Posted in Writing

A Year to Remember Part One…

Since May this year I have on occasions posted comments about my accident, mostly on Facebook.  This has been to update everyone on how the healing process is going.  I also wanted to put my thoughts onto my blog not only to catalogue this very unexpected journey but also in the hope that it might help anyone else finding themself in the land of broken bones.  In that one moment the world you knew no longer exists; that easy way of putting one foot in front of another; of running, climbing or jumping has gone, replaced by challenges you can’t even begin to contemplate.

P1030792May seems a lifetime away now. A milestone birthday beckoned. Our holiday in Menorca, staying at a friend’s villa had been arranged way back in October 2017.  I had been on countdown since after Christmas.  Things were chugging along and on the writing front in February I had submitted the completed draft of my latest WIP The Boys of Summer to a publisher.  May seemed to arrive all too quickly and having stayed in Menorca back in 2011 I was looking forward to reacquainting myself with the island.  We landed on Tuesday 15th and our first two full days were hot and overcast.  The villa had one first floor bedroom with a sun terrace above and two downstairs bedrooms.  Our friends took the upstairs room and we took one downstairs – which was just as well bearing in mind what was to come. On the evening of 17th May we returned from dinner in Mahon and I checked my phone only to discover a message from the publisher asking me to get in touch.  They wanted to publish my book!  What a fabulous present I thought, coming the day before my birthday.  I felt really positive and looked forward to the next day, sure this was a good sign there would be a lot of good things coming my way during the coming year.

On 18th May (my birthday) we drove to Ciutadella on the western side of the island, did


some shopping, wandered the streets and had lunch.  On the way back we stopped off and walked down to a small cove and I remember picking my way very carefully over the uneven, rocky pathway. The last thing I wanted to do was injure myself!P1030855

A couple of hours later I was showered, dressed and ready to go out for my celebratory meal.  Anything  valuable was kept in the safe upstairs in our friends’ bedroom.  I needed a bracelet and so I walked upstairs to get it.  As I returned, and stepped off the last stair, my foot came down awkwardly on a coconut mat lying on the dining room floor.  Everything happened so quickly. One moment I was upright, the next flat on my back on the floor. I rolled over and my husband and his friend were there immediately, helping me up. My foot was already very puffy and they were talking sprain, but as soon as I tried to stand it was clear I had done far more damage than that.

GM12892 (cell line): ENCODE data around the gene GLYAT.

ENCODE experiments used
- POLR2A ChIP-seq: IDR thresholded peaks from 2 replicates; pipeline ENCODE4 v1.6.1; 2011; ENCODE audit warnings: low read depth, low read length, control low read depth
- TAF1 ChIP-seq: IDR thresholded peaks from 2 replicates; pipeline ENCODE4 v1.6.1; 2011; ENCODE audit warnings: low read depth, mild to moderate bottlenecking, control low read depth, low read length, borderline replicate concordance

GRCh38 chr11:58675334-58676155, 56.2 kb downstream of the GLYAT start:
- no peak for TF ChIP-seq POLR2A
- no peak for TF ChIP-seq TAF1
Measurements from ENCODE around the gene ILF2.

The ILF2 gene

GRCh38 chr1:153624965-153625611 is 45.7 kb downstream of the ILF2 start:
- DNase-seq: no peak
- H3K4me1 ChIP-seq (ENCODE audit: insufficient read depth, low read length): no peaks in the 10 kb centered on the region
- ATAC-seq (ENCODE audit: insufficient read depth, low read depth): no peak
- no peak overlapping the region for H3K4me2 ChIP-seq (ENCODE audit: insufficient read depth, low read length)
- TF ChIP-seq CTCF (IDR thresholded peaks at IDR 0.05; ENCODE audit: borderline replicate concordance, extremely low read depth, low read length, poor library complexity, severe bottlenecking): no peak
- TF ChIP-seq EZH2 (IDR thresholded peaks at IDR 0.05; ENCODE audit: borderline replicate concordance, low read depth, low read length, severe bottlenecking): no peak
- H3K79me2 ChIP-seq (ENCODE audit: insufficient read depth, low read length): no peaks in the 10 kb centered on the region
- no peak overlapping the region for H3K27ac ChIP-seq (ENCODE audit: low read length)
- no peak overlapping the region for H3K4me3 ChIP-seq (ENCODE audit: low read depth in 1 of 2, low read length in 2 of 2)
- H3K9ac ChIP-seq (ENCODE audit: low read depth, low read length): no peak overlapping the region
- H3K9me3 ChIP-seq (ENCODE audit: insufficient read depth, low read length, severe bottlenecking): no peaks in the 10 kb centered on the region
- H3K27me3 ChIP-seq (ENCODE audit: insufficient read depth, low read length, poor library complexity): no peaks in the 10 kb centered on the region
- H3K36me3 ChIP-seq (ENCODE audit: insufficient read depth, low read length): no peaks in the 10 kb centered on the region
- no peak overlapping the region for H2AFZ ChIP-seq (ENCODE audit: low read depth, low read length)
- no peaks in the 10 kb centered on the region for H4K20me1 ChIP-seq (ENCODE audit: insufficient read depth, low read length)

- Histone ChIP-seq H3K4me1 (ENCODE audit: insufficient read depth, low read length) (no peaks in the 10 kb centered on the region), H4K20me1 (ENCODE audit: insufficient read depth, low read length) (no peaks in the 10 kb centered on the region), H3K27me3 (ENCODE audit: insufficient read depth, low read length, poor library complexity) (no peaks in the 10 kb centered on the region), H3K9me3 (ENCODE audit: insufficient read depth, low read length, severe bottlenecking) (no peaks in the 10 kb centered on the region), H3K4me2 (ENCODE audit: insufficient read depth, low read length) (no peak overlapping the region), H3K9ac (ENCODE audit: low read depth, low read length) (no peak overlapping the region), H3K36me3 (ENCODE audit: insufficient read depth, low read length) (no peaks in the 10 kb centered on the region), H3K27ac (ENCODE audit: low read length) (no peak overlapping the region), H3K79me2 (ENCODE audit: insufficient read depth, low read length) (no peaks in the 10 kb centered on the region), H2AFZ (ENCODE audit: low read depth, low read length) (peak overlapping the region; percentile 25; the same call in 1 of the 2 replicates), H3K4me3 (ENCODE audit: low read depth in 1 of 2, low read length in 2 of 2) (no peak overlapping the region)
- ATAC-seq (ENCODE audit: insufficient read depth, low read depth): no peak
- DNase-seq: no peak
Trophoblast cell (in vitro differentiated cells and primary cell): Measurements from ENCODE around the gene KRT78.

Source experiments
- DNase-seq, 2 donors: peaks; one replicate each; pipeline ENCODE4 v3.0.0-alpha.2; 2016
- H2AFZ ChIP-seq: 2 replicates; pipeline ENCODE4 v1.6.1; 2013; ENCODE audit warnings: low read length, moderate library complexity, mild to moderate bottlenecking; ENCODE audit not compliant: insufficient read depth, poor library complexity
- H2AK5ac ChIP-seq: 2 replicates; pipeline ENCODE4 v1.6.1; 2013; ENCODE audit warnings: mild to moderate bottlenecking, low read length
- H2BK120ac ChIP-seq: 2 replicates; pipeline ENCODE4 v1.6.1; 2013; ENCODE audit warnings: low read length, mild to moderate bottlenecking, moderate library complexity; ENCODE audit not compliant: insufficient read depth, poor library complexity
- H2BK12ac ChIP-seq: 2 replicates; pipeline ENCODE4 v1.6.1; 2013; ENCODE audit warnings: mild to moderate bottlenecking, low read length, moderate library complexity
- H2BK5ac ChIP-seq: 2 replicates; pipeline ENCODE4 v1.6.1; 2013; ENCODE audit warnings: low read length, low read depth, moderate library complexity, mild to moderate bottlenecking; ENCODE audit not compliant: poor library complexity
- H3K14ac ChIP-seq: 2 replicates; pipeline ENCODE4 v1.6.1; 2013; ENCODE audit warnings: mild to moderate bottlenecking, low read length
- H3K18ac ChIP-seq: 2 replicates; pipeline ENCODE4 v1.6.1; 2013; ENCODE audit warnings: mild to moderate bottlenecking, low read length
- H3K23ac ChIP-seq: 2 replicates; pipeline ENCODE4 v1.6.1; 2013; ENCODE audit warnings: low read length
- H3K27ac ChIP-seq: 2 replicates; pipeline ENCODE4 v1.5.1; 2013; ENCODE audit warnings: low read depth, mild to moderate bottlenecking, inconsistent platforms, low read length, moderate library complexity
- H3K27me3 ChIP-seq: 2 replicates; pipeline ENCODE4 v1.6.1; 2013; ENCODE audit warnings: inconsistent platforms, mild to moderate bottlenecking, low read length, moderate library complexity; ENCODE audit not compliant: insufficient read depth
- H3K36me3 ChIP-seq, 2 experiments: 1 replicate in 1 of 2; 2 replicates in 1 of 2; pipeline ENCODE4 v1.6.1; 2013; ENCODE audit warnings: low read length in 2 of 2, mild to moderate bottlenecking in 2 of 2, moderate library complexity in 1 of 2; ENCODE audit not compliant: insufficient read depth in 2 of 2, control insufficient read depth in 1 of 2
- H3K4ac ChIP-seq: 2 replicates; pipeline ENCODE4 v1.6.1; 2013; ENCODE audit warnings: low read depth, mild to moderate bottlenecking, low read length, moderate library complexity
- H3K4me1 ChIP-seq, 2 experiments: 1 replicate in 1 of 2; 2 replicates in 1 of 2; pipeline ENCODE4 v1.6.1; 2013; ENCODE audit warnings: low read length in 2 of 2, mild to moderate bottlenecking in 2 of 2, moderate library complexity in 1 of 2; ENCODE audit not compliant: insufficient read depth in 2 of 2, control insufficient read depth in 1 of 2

The evening which had started out so well, was now in tatters.  The men headed off to the nearest pharmacy, returning with a can of cooling spray and an elasticated ankle support.  We ordered a takeaway from the local bistro and the bubbly stayed in the fridge probably because celebration was the last thing on our minds.  Everyone hoped by the next day I’d at least be hobbling about. Unfortunately I wasn’t.

Saturday morning we drove to Mahon Hospital Emergency Department where an x-ray revealed a fractured Mahon Hospital 1ankle.  They fitted me with an open plaster which would enable me to fly home safely and I was told to go to my local Emergency Department as soon as I arrived back.  Tuesday it appeared was within the time frame to do this so I didn’t need to cut the holiday short. I was given three lots of discharge medication, including Clexane, which I had to inject into my tummy each day to prevent blood clotting. Luckily I’m not squeamish but until I got the hang of it, my efforts resulted in a series of  bruises which looked like a bad attempt at tattooing.  The doctor in ED also told me the plaster was non weight bearing and I should keep the leg off the floor. I now realise if you’re going to break any part of your lower limb then it should be on the left side.  I soon discovered my brain is wired up to tell my right leg it needs to go to the floor.  My left leg, well OK it’s there but only as a support act.  Yes, in those first few hours I really had to think every time I attempted to move but gradually I began to successfully block out my right leg and use my left.  The last thing I wanted to do was inflict more damage on my ankle and end up as an in-patient.